Priest of Bones by Peter McLean

Priest of Bones (War for the Rose Throne, #1)

by Peter McLean

'Charismatic and very more-ish' - Mark Lawrence, bestselling author of Red Sister

'Sixty-five thousand battle-shocked, trained killers came home to no jobs, no food and the plague. What did Her Majesty think was going to happen?'

Tomas Piety takes his duties seriously: as a soldier, as a priest of Our Lady of Eternal Sorrows and as a leader of men. He has come home from the war to reclaim his family business, to provide for his men and to ensure the horrors of Abingon can never happen in Ellinburg. 

But things have changed: his crime empire has been stolen and the people of Ellinburg - his people - have run out of food and hope and places to hide. With his best friend Bloody Anne, his war-damaged brother Jochan and his new gang, the Pious Men, Tomas sets out to reclaim what was his.

And as Tomas is dragged into a web of political intrigue by the sinister Queen's Men, forced to work against the foreign infiltrators lurking in the backstreet taverns, brothels and gambling dens of the Stink, one thing becomes clear.

The war has just begun.

'Fans of Daniel Polansky, Mark Lawrence or, dare I say, Blackwing will most appreciate this book' - Ed McDonald, author of Blackwing

Reviewed by inlibrisveritas on

4 of 5 stars

Priest of Bones is the first book in a new dark fantasy series, that is heavy on the socio-political and the thriller and light on the fantasy. This is very much a crime family story and so far outside of my normal comfort zone, but I love intrigue and cunning characters so I took the chance.

Priest of Bones focuses on Tomas Piety a conscripted army priest as he returns back home and works to reclaim the city he used to run from the shadows. He also returns home with a company of soldiers who are quickly pulled into the family as he works to rebuild his small empire. While I enjoyed the story overall, there were a few things that kept me at arm’s length at all times. The world building is both fantastic and disappointing at the same time. I feel like I could sketch out a map of Ellinburg from memory, the city is vibrant in its griminess. However, the world as a whole feels like a mystery. I see the after effects of the war that was raging prior to the start of the book, we are given small glimpses of the horrors of Abingon…but I don’t understand it. There is a mysterious and powerful queen, but not much is mentioned about her or her reign other than in the context of spies and war. The fantasy element, other than the setting, is very slight but incredibly compelling as it is such a rare topic in the book. The style, however, was really engrossing and made it super easy to dive into, and before I knew it the ages were flying by.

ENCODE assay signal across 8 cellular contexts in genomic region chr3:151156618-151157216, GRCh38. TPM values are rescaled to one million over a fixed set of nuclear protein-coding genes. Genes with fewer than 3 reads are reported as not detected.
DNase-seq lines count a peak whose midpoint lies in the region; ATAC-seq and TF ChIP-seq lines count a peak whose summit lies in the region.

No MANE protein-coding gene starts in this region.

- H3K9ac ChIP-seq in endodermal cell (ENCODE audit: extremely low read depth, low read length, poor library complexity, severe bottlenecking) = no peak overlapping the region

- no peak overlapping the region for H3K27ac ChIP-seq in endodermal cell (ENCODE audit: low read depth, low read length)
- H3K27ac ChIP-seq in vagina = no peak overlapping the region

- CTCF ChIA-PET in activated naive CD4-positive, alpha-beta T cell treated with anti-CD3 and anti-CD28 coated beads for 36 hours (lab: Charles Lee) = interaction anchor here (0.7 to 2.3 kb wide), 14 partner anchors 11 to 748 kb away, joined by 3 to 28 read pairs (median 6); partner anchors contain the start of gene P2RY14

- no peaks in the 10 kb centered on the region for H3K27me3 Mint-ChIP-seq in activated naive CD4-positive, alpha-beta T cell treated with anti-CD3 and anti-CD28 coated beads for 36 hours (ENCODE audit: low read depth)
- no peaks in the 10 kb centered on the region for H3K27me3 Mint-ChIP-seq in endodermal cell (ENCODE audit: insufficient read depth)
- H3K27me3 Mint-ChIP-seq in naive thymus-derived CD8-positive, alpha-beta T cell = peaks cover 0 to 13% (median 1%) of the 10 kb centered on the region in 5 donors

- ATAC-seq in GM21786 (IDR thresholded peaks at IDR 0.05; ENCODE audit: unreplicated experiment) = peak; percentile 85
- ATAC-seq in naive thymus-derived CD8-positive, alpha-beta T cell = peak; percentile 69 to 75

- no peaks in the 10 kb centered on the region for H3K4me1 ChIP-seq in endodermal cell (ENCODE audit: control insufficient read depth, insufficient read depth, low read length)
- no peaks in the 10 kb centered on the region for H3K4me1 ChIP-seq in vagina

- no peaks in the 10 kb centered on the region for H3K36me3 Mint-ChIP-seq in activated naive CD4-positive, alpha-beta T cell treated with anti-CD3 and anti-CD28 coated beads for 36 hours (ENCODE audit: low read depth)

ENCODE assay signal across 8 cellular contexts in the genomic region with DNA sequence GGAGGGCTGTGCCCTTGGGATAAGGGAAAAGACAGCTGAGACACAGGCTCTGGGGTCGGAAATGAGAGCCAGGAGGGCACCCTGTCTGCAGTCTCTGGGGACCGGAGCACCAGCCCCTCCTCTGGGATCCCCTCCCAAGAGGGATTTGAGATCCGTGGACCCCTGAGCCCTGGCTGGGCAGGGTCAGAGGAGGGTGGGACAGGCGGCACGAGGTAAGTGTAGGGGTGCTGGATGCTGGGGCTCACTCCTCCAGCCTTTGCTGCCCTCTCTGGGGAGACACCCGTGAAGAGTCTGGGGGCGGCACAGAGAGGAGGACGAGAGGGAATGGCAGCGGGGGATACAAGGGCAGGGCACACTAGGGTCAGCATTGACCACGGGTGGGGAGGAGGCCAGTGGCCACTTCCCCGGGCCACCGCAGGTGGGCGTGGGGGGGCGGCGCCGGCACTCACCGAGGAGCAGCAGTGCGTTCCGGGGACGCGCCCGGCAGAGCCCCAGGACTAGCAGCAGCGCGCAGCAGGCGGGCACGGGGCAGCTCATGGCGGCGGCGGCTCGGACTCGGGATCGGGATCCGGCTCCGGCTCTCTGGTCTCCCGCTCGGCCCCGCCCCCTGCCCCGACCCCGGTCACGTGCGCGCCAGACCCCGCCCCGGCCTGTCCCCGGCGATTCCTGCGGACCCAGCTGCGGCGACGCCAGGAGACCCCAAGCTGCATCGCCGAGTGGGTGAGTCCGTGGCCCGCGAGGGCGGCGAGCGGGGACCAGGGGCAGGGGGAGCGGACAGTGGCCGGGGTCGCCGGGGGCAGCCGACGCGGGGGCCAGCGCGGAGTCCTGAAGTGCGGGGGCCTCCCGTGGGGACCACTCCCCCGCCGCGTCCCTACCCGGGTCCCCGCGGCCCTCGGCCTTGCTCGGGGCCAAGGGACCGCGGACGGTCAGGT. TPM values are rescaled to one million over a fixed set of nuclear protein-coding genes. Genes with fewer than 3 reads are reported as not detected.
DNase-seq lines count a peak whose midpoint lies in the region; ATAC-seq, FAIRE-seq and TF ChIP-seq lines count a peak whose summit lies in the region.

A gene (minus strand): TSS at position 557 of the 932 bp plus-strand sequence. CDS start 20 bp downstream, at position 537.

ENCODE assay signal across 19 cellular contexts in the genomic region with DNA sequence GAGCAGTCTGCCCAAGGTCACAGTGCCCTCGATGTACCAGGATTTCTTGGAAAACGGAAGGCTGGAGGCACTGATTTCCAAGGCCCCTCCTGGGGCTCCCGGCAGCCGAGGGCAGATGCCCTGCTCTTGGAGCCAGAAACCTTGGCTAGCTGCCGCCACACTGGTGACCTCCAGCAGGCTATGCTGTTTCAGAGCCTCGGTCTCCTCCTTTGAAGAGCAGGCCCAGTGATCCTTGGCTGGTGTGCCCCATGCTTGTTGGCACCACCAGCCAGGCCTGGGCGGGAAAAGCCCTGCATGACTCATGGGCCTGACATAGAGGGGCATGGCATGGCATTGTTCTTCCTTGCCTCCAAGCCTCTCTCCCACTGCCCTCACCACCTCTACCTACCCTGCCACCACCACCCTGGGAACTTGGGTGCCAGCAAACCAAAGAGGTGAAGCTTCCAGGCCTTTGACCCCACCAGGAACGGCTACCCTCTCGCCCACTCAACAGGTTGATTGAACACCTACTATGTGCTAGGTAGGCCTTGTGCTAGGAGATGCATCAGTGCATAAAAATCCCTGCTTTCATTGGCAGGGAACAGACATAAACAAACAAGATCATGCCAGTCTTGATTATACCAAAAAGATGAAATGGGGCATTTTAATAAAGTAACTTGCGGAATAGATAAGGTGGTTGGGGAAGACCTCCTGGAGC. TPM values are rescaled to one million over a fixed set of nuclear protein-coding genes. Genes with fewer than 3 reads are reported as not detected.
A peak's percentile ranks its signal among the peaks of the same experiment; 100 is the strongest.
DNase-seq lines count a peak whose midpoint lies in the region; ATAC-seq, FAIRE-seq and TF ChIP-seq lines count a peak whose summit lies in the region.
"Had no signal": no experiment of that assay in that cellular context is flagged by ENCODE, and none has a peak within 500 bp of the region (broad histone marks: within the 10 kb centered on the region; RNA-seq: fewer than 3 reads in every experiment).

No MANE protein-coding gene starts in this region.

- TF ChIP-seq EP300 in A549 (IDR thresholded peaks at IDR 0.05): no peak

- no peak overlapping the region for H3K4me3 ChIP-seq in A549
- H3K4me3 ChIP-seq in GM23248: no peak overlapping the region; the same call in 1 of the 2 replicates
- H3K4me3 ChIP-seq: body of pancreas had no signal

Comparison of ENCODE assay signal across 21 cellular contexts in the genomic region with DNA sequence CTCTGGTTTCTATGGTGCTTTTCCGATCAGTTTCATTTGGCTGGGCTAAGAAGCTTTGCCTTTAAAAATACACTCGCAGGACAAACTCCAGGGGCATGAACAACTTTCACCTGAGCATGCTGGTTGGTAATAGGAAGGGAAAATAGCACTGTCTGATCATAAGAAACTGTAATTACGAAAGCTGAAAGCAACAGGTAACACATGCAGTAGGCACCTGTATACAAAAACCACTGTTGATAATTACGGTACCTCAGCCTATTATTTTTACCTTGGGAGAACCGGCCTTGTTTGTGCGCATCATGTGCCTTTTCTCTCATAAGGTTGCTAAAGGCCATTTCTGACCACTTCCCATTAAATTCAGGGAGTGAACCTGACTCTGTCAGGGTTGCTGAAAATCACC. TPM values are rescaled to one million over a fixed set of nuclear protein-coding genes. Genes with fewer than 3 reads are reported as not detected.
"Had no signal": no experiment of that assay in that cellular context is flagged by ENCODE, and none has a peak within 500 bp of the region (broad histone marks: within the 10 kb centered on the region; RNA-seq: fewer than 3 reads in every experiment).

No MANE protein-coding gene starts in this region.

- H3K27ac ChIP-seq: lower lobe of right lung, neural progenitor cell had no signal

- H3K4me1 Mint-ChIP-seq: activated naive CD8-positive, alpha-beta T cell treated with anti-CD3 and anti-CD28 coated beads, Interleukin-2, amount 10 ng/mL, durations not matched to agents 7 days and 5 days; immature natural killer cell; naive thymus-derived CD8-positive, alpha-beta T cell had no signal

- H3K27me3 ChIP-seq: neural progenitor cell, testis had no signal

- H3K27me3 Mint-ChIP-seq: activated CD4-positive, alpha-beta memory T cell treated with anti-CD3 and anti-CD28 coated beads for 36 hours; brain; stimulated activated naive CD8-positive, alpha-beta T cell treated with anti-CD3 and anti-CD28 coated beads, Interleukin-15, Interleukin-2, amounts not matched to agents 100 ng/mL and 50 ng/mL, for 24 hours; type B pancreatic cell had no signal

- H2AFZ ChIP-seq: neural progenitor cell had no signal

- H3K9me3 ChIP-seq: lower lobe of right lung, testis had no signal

That same issues also plagued the characters as well. We get to see and understand Tomas Piety, and there is a lot of insight on his brother as well. Both are really interesting, but not particularly likable. I loved Tomas’ dual nature of both being a crime boss with a very dark side but also a priest who listens to the confessions of those around him. It’s such a cool idea, and I think it’s really neat hook. I also liked Bloody Anne, Tomas’ right hand, who is a fierce woman with some surprising depth. But as I said, it had the same issue of feeling somewhat distant at times and I just didn’t find myself too engaged with the characters. There is also the matter of the nicknames which drove me crazy. It’s the one thing in the whole ‘crime family’ trope that just drives me batty, it’s so cheesy and I do get that it was a thing that some crime families actually did…but again…cheesy. We get such gems as Will the Woman, Black Billy, Billy the Boy, and Bloody Anne. For the most part, people are referred to as just the name, but then randomly someone will actually hold a conversation and refer to that person, to their face, by their moniker and it just felt so stiff and awkward. I also felt that other than Anne, Tomas, and Jocian we don’t get to know any of the other characters enough to truly have them feel fleshed out. It is, however, a really interesting group of people with a ton of rough and tumble personalities and more than a few mysteries surrounding them.

Overall I enjoyed Priest of Bones, and despite some issues connecting with the story, I found it be a fun read. I’m definitely curious to see what the sequel will throw our way.

I received a complimentary copy for review purposes, all opinions are my own.

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Reading updates

  • Started reading
  • 2 October, 2018: Finished reading
  • 2 October, 2018: Reviewed